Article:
VIXEN: How did you get to the place where you wanted to start your own business?
TARA RAZAVI: On some level, I always knew that I was going to have my own company. If you asked me my goals when I was a kid, it was never simple. I either wanted to win a gold medal in the Olympics for swimming or be the first woman president; I wanted to be the first female president until like high school. I always had some huge, huge, huge goal in mind. When I was working for companies, I realized that I had my own way of doing things. I can’t keep complaining about the other way people do stuff, I got to just start it on my own company, take my own responsibilities and everything that comes with it, but with that I get to make my own rules.
You know the stigma of being a female boss. Do you ever feel like you’re being “bitchy” while you’re working?
To be honest, I’ve always been so focused on my career in a way that it’s almost been blinding. In the beginning, I really didn’t even know I was a bitch. Until some years into it, my friends and closer clients would make fun of how people are scared of me, then that’s where I took notice. I went through phases where I’d be a little nicer, but at some point you just realize it’s not about bitch, it’s just about the work. If you take me as being a bitch, that’s on you
You partnered with a slew of women on projects. Which female artist or model have you seen work the hardest?
The obvious answer is Jennifer Lopez. She was involved in every meeting we had, she was involved in every conversation, she was on set on time, very professional, and it was her first video she had done in a while. Our call time was at 6 in the morning or something and her first take was one of the best takes of the day. That was a moment when I was like, This is where you see professionalism at its greatest. To be a woman in this industry and to attain some kind of notoriety, you can’t just be lazy about it. Somehow some way, whether you work really hard or whether you’re quote-unquote “bitchy” about it, I think that they’re all really hardworking. Sometimes as a woman, unfortunately, people don’t want to necessarily give you your credit. They don’t understand: why is she there or how is she there? They’re looking for some other type of reason other than that she works hard. You have to work so much harder so that they can’t find another reason. You have to be that way as a female so that you really don’t get questioned and you can just focus on your work.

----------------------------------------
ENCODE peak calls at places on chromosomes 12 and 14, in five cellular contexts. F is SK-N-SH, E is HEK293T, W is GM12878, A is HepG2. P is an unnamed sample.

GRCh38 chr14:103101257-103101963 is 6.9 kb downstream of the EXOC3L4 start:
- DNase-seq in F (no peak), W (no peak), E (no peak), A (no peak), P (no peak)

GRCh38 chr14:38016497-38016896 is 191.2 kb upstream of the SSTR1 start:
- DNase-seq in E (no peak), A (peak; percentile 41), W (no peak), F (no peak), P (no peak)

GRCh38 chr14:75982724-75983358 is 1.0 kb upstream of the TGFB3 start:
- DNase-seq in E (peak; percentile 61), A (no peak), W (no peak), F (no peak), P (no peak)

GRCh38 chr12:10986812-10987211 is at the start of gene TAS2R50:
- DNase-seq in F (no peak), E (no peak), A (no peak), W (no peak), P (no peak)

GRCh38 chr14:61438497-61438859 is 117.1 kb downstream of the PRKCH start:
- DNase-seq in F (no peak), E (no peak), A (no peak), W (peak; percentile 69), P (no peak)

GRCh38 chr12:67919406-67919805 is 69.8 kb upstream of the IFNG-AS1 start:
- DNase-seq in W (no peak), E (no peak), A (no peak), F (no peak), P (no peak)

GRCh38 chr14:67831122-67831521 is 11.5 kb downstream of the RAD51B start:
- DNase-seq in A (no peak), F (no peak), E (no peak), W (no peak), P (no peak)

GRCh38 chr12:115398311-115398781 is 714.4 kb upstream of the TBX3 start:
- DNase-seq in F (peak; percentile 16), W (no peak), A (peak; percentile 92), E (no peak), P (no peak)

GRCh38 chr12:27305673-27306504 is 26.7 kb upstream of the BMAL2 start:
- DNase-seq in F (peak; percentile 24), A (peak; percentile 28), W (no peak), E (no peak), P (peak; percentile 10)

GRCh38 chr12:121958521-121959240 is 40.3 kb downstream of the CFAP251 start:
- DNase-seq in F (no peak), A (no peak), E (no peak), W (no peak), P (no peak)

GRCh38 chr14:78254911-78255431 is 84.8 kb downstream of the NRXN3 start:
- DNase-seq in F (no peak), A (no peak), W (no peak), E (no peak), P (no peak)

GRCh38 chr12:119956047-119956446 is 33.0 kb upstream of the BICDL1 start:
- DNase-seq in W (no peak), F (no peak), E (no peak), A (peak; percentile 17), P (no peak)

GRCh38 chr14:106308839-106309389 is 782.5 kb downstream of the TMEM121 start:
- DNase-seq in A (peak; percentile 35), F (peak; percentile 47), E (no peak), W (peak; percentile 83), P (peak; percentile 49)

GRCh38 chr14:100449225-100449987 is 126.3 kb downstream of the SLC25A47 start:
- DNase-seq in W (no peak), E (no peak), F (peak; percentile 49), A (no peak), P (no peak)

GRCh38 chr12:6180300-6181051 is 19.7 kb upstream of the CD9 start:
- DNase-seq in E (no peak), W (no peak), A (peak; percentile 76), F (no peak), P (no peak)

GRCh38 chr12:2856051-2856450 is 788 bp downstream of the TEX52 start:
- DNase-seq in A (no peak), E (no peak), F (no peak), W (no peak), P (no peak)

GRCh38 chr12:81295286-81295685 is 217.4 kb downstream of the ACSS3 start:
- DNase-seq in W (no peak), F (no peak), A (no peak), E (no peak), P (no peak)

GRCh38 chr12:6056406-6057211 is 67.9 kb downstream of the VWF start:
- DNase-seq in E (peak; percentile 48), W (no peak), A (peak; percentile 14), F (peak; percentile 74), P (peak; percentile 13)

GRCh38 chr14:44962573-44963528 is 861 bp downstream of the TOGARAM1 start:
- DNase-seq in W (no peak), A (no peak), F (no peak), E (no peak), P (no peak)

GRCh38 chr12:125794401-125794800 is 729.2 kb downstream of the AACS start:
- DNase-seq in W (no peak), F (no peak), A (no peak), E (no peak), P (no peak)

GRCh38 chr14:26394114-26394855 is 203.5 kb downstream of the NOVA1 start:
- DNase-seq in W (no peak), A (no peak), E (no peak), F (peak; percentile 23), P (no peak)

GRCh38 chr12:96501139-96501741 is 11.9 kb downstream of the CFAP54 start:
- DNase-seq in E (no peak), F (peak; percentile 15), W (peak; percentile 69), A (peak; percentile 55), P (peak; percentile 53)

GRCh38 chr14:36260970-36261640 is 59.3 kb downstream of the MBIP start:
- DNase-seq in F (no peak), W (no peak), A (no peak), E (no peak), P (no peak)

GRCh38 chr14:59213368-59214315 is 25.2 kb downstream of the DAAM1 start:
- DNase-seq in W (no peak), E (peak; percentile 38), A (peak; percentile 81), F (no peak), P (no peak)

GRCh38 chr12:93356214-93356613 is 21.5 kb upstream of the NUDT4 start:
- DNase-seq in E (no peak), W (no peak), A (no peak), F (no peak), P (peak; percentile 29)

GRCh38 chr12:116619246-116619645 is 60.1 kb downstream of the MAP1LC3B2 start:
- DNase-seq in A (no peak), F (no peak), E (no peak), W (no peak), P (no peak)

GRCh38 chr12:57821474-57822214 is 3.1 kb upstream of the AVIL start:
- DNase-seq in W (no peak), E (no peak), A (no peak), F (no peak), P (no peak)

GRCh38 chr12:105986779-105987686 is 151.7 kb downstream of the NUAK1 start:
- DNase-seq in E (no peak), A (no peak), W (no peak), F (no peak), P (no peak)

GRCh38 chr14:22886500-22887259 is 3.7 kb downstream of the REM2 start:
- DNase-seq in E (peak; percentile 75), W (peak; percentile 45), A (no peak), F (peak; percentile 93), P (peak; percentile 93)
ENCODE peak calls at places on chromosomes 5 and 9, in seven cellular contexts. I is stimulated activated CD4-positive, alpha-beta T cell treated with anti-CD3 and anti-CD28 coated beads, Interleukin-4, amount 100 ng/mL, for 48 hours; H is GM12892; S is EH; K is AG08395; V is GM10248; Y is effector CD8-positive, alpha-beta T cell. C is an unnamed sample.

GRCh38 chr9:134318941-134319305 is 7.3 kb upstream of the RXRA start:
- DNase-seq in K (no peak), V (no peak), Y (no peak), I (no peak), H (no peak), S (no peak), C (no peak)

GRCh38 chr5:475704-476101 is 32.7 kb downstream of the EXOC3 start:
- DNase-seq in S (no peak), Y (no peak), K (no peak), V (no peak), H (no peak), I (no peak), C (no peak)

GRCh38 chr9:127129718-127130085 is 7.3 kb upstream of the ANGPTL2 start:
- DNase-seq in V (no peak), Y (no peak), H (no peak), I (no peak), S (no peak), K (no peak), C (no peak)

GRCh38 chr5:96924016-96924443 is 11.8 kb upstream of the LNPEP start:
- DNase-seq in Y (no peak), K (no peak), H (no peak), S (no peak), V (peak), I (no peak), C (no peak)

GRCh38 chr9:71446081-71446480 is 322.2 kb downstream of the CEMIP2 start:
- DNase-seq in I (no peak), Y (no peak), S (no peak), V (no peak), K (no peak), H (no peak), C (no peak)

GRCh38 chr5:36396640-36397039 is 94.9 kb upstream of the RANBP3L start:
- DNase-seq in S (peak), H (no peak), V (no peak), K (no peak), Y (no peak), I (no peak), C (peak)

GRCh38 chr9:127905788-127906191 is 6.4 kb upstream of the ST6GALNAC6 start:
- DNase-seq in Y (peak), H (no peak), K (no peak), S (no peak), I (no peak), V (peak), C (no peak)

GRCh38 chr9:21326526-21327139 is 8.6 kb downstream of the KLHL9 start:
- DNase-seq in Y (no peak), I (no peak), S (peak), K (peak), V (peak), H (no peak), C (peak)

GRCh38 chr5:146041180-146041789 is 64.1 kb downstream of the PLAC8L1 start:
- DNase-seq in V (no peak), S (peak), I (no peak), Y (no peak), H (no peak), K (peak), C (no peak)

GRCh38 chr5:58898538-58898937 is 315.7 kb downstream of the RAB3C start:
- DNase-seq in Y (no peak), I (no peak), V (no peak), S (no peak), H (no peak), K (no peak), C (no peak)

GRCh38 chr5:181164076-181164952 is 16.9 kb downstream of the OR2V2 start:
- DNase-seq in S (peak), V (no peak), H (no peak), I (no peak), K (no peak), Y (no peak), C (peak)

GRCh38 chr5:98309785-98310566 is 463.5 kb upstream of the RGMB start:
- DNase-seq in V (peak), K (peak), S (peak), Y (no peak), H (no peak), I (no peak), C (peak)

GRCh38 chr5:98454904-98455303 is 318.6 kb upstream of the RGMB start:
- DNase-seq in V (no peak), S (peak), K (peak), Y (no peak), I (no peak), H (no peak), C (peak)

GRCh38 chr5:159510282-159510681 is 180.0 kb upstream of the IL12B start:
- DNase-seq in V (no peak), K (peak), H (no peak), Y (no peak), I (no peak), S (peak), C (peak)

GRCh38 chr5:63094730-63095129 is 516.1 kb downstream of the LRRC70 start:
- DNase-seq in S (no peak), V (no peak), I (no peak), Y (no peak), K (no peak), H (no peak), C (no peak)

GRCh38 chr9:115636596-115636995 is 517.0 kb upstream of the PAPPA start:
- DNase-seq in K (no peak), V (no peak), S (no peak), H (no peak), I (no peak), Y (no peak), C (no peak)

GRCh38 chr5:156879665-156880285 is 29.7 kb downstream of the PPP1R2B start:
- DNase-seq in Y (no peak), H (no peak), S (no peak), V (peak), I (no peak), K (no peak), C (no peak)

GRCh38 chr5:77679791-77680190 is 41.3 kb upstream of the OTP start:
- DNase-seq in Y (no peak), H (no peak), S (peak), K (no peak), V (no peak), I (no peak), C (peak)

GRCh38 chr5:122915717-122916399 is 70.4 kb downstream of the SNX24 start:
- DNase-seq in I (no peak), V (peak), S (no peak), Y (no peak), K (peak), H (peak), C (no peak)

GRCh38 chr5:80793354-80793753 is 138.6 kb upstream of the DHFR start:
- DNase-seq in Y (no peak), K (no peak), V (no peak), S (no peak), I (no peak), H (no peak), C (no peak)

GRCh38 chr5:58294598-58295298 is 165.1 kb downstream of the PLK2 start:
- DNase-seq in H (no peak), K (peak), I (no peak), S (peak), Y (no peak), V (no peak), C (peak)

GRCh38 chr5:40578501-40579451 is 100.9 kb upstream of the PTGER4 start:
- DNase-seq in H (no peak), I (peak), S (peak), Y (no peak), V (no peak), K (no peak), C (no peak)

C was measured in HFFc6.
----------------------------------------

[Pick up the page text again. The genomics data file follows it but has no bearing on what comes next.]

Do you remember a time when you were kind of like, ‘I don’t have to prove myself. My work speaks for itself’?
In the beginning when I would find myself in meetings or calls, I would suggest things and people wouldn’t pay it that much attention, then someone else would suggest it and they’d say that’s a great idea. It was almost comedic at times. That part, I’m not going to lie, was a little frustrating for me.
As a moving and shaking businesswoman, what’s your style on a daily basis?
I used to be on set all day in heels. That’s just a personal thing. I don’t really think you need to wear it to prove anything; I love high fashion.
I like Gucci ‘cause they’re classic. I love Alexander McQueen because of they straddle the fence pretty well. I like Versace, but sometimes I think they push it a little too much for my taste. But for real, I have a pair of Aldo heels and every time I wear them people are like, ‘Oh my God, where did you get those?’ It really doesn’t matter what color the bottom of your heel is. It depends on the heel itself, and the look and the color.
Your lifestyle is constantly on-the-go, so how long does it take for you to get ready?
I don’t spend that long getting ready, but I’ll spend 30 minutes just looking through an outfit honestly. I never like to pick out an outfit the day before; I want to wake up in the morning and see how I feel that day. I just walk in my closet with my array of clothes, stare and just decide.
So super effortless?
Yeah, it’s almost like meditative to me. People wake up and do yoga; I wake up and look at clothes.